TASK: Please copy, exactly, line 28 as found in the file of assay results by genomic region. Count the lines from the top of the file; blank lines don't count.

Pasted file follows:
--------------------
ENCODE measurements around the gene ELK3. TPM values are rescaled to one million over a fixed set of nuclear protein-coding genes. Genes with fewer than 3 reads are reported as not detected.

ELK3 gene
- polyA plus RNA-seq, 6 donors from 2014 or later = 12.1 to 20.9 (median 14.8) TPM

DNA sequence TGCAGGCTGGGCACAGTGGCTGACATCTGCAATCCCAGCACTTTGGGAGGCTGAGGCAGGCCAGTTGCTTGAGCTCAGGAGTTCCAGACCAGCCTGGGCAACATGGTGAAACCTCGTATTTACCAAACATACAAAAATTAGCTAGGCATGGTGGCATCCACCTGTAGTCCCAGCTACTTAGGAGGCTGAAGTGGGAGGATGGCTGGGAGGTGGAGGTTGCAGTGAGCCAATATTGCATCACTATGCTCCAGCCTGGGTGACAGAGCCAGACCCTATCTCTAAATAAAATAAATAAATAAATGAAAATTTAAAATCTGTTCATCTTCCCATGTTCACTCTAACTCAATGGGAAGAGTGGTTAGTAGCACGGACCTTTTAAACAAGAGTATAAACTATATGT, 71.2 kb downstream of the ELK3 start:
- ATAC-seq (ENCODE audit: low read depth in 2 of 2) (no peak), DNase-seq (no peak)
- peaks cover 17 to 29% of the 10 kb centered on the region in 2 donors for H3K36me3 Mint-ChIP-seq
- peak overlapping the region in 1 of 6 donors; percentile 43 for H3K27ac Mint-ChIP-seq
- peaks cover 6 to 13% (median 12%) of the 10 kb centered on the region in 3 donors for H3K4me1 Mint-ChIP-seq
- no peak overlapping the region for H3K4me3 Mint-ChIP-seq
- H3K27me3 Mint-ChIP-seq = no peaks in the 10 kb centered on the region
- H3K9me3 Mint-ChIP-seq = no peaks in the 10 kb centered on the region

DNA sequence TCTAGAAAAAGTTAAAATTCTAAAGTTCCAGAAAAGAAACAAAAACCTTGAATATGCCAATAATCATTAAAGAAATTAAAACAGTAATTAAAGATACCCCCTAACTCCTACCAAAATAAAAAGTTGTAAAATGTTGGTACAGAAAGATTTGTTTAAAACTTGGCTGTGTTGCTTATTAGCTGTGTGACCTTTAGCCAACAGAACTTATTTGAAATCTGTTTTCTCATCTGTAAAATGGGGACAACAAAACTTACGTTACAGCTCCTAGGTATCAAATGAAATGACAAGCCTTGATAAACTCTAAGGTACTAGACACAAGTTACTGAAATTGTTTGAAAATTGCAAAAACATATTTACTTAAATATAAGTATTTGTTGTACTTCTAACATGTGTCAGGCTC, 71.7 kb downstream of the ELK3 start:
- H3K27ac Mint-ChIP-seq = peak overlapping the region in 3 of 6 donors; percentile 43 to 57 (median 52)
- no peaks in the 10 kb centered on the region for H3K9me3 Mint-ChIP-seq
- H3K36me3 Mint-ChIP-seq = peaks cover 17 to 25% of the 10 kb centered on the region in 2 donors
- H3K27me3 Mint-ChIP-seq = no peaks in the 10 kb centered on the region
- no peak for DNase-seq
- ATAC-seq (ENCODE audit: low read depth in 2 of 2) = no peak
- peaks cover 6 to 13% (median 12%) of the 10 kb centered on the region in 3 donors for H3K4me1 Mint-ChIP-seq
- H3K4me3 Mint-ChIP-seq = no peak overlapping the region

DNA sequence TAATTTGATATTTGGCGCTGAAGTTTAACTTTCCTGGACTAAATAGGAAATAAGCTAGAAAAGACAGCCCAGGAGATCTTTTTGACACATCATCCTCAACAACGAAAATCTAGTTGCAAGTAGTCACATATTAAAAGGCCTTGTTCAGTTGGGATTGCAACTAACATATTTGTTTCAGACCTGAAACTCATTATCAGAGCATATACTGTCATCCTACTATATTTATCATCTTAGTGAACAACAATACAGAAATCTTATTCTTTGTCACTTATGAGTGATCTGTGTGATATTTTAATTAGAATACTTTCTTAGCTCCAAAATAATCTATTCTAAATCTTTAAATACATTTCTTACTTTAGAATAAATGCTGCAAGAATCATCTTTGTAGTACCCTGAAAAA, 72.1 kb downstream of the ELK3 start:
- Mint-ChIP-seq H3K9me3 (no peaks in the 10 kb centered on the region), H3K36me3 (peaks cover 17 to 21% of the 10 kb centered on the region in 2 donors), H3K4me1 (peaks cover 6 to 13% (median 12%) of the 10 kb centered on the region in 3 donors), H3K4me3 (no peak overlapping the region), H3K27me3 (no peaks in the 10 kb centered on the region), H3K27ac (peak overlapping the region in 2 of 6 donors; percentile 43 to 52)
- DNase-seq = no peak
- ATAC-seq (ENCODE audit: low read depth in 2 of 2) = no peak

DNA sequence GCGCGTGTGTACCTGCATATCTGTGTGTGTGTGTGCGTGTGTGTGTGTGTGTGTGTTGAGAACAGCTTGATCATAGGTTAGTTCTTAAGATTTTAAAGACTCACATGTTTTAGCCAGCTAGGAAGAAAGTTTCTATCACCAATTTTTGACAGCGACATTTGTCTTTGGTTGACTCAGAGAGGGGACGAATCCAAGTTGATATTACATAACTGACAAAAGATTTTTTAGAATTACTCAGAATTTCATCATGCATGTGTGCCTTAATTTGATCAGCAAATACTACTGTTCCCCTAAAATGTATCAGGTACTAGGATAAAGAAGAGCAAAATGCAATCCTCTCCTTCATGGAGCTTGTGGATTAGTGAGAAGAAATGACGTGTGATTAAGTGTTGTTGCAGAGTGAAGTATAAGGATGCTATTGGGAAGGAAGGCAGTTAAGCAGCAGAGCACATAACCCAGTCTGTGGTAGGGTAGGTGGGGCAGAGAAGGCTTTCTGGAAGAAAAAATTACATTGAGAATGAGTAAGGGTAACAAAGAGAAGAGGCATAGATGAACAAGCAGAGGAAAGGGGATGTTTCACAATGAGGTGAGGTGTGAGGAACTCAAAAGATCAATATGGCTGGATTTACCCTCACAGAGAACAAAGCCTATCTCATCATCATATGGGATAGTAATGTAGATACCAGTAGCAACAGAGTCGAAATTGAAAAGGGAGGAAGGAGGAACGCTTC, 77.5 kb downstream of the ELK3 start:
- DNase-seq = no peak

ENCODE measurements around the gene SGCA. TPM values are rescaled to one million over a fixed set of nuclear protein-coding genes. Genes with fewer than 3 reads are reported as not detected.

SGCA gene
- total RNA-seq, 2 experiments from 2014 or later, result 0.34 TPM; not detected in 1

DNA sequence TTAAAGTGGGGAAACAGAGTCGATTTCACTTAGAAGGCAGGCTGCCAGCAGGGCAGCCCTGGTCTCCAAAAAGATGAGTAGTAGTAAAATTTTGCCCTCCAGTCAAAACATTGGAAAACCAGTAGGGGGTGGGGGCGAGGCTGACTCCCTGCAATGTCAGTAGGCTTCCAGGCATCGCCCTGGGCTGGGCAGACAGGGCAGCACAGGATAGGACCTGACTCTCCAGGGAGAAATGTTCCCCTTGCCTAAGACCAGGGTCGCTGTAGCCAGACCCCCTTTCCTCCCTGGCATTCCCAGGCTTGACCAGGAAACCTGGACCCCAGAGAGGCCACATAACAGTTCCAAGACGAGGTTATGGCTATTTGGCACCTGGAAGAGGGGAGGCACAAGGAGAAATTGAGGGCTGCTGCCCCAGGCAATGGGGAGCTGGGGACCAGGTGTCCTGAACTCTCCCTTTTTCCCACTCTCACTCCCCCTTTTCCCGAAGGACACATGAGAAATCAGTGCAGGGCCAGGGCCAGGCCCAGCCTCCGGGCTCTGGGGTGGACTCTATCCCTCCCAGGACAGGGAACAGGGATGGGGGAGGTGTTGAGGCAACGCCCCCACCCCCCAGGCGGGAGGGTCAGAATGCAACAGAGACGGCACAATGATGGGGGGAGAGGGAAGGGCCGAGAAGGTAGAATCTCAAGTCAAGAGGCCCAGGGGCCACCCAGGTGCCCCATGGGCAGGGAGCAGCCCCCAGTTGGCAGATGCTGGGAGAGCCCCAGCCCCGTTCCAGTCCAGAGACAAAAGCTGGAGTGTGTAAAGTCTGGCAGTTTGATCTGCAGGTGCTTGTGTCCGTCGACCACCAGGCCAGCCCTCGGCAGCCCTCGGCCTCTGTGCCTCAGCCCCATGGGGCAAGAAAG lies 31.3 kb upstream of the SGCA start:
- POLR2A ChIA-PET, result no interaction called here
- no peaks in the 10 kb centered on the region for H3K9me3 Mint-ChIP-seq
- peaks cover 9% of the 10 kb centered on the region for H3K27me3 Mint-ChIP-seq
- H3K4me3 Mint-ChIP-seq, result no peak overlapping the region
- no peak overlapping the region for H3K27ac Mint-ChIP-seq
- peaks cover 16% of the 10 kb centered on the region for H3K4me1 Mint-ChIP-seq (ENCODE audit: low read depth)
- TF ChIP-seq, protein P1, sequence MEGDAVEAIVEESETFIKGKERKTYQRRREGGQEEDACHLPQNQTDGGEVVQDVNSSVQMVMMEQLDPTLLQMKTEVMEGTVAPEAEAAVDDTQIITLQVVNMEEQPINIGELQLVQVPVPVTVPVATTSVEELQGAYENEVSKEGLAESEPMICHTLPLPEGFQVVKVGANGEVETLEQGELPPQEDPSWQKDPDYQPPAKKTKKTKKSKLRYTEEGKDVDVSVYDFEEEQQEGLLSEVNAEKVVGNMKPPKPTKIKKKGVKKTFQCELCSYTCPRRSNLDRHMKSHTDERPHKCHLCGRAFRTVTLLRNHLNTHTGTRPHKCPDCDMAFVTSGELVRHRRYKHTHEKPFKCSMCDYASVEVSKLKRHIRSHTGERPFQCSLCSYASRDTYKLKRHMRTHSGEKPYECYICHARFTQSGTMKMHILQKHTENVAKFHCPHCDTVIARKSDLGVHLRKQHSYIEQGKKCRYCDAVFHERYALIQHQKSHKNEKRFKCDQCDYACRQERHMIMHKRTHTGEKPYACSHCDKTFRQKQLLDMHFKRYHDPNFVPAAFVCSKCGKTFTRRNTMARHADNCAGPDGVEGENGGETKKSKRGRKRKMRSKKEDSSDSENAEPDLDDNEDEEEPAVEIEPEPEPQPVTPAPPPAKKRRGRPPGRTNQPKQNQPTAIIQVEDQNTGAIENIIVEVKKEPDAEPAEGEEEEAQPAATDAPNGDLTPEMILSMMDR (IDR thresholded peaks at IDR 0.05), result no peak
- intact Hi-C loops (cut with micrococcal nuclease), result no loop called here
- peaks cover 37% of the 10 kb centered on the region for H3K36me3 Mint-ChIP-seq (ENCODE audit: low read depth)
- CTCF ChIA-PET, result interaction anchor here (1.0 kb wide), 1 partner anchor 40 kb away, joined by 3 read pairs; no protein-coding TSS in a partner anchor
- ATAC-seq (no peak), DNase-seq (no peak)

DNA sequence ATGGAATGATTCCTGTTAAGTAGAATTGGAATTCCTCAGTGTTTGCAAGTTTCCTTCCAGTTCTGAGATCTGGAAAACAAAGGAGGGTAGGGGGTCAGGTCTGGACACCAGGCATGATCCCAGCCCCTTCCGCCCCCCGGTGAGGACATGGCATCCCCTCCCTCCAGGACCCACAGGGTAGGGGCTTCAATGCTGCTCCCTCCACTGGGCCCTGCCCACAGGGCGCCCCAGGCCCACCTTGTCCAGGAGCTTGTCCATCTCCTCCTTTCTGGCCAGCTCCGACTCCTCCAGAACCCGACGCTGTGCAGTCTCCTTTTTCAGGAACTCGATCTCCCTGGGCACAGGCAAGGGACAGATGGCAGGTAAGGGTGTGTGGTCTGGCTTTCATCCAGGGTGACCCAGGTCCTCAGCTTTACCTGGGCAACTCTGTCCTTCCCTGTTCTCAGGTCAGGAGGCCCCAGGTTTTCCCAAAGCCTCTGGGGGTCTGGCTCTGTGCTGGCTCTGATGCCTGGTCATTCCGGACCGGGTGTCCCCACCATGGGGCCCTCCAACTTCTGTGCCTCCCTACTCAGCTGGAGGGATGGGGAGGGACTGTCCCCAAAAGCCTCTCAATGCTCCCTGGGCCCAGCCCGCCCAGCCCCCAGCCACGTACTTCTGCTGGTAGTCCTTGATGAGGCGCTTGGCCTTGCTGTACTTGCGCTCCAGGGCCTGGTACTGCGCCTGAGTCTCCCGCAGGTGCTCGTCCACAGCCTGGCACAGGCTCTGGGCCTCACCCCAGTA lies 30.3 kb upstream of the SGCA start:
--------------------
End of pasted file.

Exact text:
SGCA gene